With back to school just around the corner, parents are getting ready to return to more structured schedules and uniform meal times. For many families, this might mean more planning, meal prep, and packed lunches.
But before you select food products or storage containers, you should keep in mind the latest report from the American Academy of Pediatrics (AAP), which explores the potential dangers of untested food additives on children—the kind of ingredients you may find in processed or packaged meats.
“The focus of this report is on children because they are still growing and developing,” said Judith B. Larkin, MD, FAAP, a Clinical Assistant Professor of Pediatrics at Sidney Kimmel Medical College at Thomas Jefferson University. “Kids, in general, tend to eat more calories in proportion to their body weight, potentially making something safe for adults problematic for children.”
The Problem with Plastics and Chemicals in Our Food
The AAP’s report responds to mounting evidence that chemicals added to processed foods or stored in certain plastic containers may contribute to disease or disability, and that the Food and Drug Administration (FDA) isn’t monitoring these additives as closely as necessary.
For example, chemicals used in plastic containers and the linings of aluminum cans have been associated with obesity and attention-deficit/hyperactivity disorder (ADHD), and phthalates used to make plastics flexible are known to negatively impact reproductive development in boys and men.
“It’s not that plastic has been proven to cause these issues, but there isn’t enough evidence to be sure that we’re safe,” said Dr. Larkin. “We need more testing, as well as tests that are specifically devised to ensure chemicals are safe for children.”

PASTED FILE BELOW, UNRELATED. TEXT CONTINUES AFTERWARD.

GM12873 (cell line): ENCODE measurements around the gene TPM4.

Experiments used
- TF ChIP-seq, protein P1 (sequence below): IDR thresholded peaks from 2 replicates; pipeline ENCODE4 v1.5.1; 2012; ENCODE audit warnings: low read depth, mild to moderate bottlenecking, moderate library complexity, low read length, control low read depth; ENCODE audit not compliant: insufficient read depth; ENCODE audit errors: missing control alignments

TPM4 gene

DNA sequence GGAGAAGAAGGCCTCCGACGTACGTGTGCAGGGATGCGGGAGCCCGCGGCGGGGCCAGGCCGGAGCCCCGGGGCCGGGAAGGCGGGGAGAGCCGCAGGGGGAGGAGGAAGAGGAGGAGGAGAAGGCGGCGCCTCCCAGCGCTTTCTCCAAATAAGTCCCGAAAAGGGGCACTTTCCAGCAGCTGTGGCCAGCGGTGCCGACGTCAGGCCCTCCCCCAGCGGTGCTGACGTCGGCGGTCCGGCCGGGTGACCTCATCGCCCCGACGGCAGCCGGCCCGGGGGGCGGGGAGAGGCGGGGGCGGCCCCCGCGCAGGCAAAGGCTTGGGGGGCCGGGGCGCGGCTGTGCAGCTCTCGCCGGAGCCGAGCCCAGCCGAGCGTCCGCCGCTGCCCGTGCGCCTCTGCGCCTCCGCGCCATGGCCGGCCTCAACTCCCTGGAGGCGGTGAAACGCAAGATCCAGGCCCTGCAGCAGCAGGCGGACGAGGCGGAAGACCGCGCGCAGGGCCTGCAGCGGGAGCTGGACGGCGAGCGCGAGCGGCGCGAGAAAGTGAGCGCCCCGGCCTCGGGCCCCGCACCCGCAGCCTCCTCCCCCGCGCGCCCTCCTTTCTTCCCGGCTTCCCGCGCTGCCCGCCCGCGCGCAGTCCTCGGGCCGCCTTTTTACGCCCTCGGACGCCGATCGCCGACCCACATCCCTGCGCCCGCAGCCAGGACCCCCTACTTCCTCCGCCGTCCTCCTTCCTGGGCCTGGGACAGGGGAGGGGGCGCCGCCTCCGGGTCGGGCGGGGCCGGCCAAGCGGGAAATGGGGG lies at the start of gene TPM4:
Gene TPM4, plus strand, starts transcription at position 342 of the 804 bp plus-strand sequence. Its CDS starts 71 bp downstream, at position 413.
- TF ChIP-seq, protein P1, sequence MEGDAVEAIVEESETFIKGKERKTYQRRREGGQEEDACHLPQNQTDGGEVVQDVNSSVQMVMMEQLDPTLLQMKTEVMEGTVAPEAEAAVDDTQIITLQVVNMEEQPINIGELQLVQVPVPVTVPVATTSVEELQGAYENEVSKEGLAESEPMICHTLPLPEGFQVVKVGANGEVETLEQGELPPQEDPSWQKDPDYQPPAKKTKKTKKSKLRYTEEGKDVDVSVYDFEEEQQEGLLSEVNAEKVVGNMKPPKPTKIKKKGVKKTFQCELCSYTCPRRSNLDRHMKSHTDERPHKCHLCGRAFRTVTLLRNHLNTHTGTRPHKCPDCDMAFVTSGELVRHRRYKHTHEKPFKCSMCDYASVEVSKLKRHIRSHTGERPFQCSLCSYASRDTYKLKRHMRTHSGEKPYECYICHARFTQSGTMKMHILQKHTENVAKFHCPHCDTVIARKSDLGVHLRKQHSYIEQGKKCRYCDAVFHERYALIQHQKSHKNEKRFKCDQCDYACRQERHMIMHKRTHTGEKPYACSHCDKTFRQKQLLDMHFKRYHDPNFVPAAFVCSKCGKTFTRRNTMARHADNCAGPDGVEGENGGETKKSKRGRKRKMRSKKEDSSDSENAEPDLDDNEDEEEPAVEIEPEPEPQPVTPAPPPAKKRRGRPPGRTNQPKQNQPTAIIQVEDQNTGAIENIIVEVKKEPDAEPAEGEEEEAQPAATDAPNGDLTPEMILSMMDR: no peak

In fact, the FDA currently maintains a list of over 10,000 chemicals that are labeled Generally Recognized as Safe (GRAS) for public consumption. However, the data about these chemicals is often provided by company employees or third-party consultants without FDA oversight or scientific review.
How to Keep Your Kids Safe
Dr. Larkin reminds parents not to be alarmed, but to keep a few guidelines in mind.
“Until more research is done, parents should pay attention to the recycling codes on plastic containers and avoid numbers three, six and seven. Those products contain the chemicals mentioned in the report.”
She recommends that families purchase more fresh fruits and vegetables, as well as foods that don’t require plastic packaging. Dr. Larkin reminds families to practice regular hand washing and wash all produce before eating.
“These hygienic steps are common, so you may forget how important they are,” she said. Avoid microwaving plastic containers or putting them in the dishwasher, as heat may cause the chemicals to leech. Alternatives like stainless steel and glass are also a great option for packing and storing.
In all, as kids go back to school, the best measures parents can take is creating good habits and making a few easy changes. Not because these products are absolutely unsafe, but because they haven’t been tested.
“Some of the additives ‘generally recognized as safe’ may be grandfathered in from the 1950s and need retesting,” said Dr. Larkin. “This report isn’t meant to cause immediate fear, but bring a big push for increased focus on studies and regulation.”